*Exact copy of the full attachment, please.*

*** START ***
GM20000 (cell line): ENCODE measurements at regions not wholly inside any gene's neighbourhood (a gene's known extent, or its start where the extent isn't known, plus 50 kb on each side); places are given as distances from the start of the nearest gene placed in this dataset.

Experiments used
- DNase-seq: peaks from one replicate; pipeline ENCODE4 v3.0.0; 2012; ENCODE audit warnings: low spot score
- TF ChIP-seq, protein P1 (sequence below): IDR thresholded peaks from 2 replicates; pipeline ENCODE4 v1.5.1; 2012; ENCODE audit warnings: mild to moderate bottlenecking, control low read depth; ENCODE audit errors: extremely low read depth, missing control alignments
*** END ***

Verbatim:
GM20000 (cell line): ENCODE measurements at regions not wholly inside any gene's neighbourhood (a gene's known extent, or its start where the extent isn't known, plus 50 kb on each side); places are given as distances from the start of the nearest gene placed in this dataset.

Experiments used
- DNase-seq: peaks from one replicate; pipeline ENCODE4 v3.0.0; 2012; ENCODE audit warnings: low spot score
- TF ChIP-seq, protein P1 (sequence below): IDR thresholded peaks from 2 replicates; pipeline ENCODE4 v1.5.1; 2012; ENCODE audit warnings: mild to moderate bottlenecking, control low read depth; ENCODE audit errors: extremely low read depth, missing control alignments